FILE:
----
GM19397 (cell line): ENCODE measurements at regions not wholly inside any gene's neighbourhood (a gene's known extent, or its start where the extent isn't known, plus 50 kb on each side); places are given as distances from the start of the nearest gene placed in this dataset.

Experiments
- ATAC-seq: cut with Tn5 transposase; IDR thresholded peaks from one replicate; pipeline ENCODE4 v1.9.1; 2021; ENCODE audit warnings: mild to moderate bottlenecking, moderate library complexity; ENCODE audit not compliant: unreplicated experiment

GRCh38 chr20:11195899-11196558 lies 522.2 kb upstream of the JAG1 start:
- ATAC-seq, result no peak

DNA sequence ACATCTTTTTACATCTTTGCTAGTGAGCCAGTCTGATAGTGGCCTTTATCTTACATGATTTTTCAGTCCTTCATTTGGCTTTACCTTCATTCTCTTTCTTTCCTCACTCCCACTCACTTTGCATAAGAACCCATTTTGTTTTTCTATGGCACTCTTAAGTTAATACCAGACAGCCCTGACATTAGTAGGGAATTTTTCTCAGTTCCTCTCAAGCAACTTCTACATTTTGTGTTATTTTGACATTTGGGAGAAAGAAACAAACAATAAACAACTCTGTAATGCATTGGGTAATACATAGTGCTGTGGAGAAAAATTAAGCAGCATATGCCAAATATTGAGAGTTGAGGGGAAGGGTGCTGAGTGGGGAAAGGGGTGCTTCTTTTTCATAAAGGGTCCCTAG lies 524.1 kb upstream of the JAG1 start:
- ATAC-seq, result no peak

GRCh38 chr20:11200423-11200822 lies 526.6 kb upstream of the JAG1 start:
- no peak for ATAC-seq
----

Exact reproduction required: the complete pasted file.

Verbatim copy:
GM19397 (cell line): ENCODE measurements at regions not wholly inside any gene's neighbourhood (a gene's known extent, or its start where the extent isn't known, plus 50 kb on each side); places are given as distances from the start of the nearest gene placed in this dataset.

Experiments
- ATAC-seq: cut with Tn5 transposase; IDR thresholded peaks from one replicate; pipeline ENCODE4 v1.9.1; 2021; ENCODE audit warnings: mild to moderate bottlenecking, moderate library complexity; ENCODE audit not compliant: unreplicated experiment

GRCh38 chr20:11195899-11196558 lies 522.2 kb upstream of the JAG1 start:
- ATAC-seq, result no peak

DNA sequence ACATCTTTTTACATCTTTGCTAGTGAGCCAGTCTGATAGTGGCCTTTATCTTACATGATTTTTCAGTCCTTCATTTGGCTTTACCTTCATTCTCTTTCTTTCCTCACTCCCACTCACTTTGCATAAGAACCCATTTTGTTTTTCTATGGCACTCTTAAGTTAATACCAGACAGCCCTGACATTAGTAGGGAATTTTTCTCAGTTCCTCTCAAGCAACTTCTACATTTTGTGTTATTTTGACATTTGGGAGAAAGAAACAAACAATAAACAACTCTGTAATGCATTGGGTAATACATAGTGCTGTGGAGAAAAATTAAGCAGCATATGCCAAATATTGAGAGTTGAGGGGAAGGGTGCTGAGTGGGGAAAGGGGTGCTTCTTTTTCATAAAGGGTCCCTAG lies 524.1 kb upstream of the JAG1 start:
- ATAC-seq, result no peak

GRCh38 chr20:11200423-11200822 lies 526.6 kb upstream of the JAG1 start:
- no peak for ATAC-seq